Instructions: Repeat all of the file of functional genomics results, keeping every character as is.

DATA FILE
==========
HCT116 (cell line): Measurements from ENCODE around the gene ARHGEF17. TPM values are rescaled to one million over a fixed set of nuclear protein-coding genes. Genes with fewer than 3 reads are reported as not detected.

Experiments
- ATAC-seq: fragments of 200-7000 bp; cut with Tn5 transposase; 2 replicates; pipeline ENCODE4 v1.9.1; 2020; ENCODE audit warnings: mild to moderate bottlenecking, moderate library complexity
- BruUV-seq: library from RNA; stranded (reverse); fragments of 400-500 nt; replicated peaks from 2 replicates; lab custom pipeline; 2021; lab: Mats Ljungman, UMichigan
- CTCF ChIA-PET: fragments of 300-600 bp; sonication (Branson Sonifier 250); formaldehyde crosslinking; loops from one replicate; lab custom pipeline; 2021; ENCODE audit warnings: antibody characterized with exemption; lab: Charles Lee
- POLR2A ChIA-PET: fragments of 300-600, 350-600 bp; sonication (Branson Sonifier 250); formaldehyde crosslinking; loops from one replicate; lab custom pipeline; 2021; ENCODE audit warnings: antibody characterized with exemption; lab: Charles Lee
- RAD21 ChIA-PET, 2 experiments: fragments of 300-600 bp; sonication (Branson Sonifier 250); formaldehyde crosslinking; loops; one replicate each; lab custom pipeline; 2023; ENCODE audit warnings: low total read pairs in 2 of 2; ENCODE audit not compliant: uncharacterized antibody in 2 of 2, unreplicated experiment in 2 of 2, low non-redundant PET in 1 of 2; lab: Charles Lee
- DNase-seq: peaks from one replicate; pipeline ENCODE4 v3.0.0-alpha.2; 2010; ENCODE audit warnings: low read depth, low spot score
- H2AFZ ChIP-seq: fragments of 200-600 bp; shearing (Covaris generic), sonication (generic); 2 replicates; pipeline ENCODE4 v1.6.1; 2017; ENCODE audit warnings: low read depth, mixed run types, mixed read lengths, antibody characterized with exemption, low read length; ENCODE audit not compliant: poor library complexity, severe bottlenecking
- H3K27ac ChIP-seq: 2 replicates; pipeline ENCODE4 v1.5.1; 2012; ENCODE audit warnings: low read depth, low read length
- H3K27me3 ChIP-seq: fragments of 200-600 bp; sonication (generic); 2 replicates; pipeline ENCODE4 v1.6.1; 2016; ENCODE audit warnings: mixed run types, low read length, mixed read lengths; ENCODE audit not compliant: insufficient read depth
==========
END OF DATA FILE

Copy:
HCT116 (cell line): Measurements from ENCODE around the gene ARHGEF17. TPM values are rescaled to one million over a fixed set of nuclear protein-coding genes. Genes with fewer than 3 reads are reported as not detected.

Experiments
- ATAC-seq: fragments of 200-7000 bp; cut with Tn5 transposase; 2 replicates; pipeline ENCODE4 v1.9.1; 2020; ENCODE audit warnings: mild to moderate bottlenecking, moderate library complexity
- BruUV-seq: library from RNA; stranded (reverse); fragments of 400-500 nt; replicated peaks from 2 replicates; lab custom pipeline; 2021; lab: Mats Ljungman, UMichigan
- CTCF ChIA-PET: fragments of 300-600 bp; sonication (Branson Sonifier 250); formaldehyde crosslinking; loops from one replicate; lab custom pipeline; 2021; ENCODE audit warnings: antibody characterized with exemption; lab: Charles Lee
- POLR2A ChIA-PET: fragments of 300-600, 350-600 bp; sonication (Branson Sonifier 250); formaldehyde crosslinking; loops from one replicate; lab custom pipeline; 2021; ENCODE audit warnings: antibody characterized with exemption; lab: Charles Lee
- RAD21 ChIA-PET, 2 experiments: fragments of 300-600 bp; sonication (Branson Sonifier 250); formaldehyde crosslinking; loops; one replicate each; lab custom pipeline; 2023; ENCODE audit warnings: low total read pairs in 2 of 2; ENCODE audit not compliant: uncharacterized antibody in 2 of 2, unreplicated experiment in 2 of 2, low non-redundant PET in 1 of 2; lab: Charles Lee
- DNase-seq: peaks from one replicate; pipeline ENCODE4 v3.0.0-alpha.2; 2010; ENCODE audit warnings: low read depth, low spot score
- H2AFZ ChIP-seq: fragments of 200-600 bp; shearing (Covaris generic), sonication (generic); 2 replicates; pipeline ENCODE4 v1.6.1; 2017; ENCODE audit warnings: low read depth, mixed run types, mixed read lengths, antibody characterized with exemption, low read length; ENCODE audit not compliant: poor library complexity, severe bottlenecking
- H3K27ac ChIP-seq: 2 replicates; pipeline ENCODE4 v1.5.1; 2012; ENCODE audit warnings: low read depth, low read length
- H3K27me3 ChIP-seq: fragments of 200-600 bp; sonication (generic); 2 replicates; pipeline ENCODE4 v1.6.1; 2016; ENCODE audit warnings: mixed run types, low read length, mixed read lengths; ENCODE audit not compliant: insufficient read depth